The presentation of persistent fetal vasculature is generally classified into three forms: purely anterior, purely posterior, or a mix of both.[7] Combined expressions of both classifications are by far the most common presentation, accounting for up to 62% of all cases.[8] Purely posterior presentations are often considered to be the most extreme variant and have the least successful surgical and visual outcomes.[9] The majority of PFV cases are unilateral, affecting only one eye, though roughly 2.4% to 11% of cases are bilateral, impacting both eyes.[8] Bilateral cases have generally poor visual outcomes and warrant heightened intervention regardless of presentation. They also may follow an autosomal recessive or autosomal dominant inheritance pattern, while no inheritance patterns have been conclusively identified for unilateral cases.[10]

Signs and symptoms[edit]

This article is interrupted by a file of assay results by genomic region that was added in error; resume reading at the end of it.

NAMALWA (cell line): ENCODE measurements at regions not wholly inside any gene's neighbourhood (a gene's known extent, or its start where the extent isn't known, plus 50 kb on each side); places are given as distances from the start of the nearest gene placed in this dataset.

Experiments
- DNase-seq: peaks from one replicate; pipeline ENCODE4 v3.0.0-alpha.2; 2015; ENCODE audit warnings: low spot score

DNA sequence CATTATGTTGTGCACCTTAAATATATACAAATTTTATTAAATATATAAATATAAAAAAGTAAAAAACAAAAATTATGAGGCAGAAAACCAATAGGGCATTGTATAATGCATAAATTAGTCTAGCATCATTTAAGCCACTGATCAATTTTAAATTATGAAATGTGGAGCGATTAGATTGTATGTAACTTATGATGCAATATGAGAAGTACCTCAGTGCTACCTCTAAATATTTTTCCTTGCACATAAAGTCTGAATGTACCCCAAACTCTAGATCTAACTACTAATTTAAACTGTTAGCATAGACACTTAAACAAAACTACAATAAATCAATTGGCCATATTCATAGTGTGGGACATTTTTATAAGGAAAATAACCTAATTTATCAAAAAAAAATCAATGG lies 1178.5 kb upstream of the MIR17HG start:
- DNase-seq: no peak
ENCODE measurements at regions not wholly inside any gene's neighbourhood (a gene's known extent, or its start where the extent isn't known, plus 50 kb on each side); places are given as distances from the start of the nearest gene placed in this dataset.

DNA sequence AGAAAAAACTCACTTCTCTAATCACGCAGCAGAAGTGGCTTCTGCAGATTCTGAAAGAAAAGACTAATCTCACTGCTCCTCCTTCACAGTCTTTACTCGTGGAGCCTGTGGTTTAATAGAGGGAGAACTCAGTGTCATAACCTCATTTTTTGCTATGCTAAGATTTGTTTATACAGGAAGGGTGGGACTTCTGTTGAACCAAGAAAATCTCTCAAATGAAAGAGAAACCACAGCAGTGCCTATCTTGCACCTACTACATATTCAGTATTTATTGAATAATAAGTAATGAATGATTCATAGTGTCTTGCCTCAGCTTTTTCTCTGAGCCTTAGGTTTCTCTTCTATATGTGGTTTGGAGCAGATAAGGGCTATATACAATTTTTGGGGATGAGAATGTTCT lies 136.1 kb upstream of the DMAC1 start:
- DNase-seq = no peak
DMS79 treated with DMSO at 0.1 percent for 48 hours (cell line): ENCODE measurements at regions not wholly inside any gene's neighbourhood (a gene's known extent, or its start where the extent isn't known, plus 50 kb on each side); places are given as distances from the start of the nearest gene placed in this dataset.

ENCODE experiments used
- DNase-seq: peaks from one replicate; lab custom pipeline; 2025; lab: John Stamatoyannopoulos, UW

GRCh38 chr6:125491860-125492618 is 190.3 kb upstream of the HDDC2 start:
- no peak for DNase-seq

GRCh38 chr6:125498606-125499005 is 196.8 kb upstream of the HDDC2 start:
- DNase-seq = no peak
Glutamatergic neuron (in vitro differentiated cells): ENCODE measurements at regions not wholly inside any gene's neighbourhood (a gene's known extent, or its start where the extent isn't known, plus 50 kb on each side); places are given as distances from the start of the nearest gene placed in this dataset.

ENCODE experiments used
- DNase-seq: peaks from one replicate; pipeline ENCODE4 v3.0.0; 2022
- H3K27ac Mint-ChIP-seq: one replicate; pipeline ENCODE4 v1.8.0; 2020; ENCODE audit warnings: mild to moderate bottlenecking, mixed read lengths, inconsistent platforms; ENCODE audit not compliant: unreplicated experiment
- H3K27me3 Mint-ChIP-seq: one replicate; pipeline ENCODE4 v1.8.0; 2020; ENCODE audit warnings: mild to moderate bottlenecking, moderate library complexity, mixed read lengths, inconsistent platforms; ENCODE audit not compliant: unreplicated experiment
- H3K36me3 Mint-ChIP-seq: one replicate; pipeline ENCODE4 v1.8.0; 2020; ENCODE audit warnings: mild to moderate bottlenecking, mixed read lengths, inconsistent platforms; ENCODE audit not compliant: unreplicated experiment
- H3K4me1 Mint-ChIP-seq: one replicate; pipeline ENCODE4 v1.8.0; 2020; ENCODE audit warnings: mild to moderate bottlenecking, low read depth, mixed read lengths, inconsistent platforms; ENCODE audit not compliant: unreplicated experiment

Persistent fetal vasculature manifests exclusively in newborn infants, generally within two weeks of birth, although it may not be diagnosed until much later.[4] Symptomatically, the presentation of PFV is traditionally marked by "cat's eye" or leukocoria (the whitening of the pupil) and cataracts. This presentation, in particular the display of leukocoria in infants, almost perfectly mimics that of retinoblastoma, a rare and severe form of retinal cancer. These two disorders are the most frequent cause of infantile leukocoria. As a result, PFV is sometimes referred to as a “benign retinoblastoma”, due to improved relative visual outcomes.[11] Symptoms which often draw caregivers to the presence of PFV include the presence of strabismus (crossed eyes), nystagmus (unusual or sporadic eye movements), or amblyopia (eyes which involuntarily drift from points of focus), though these symptoms are all indicative of visual disorders in general, and it is impossible to concretely identify PFV without advanced medical imaging.[12]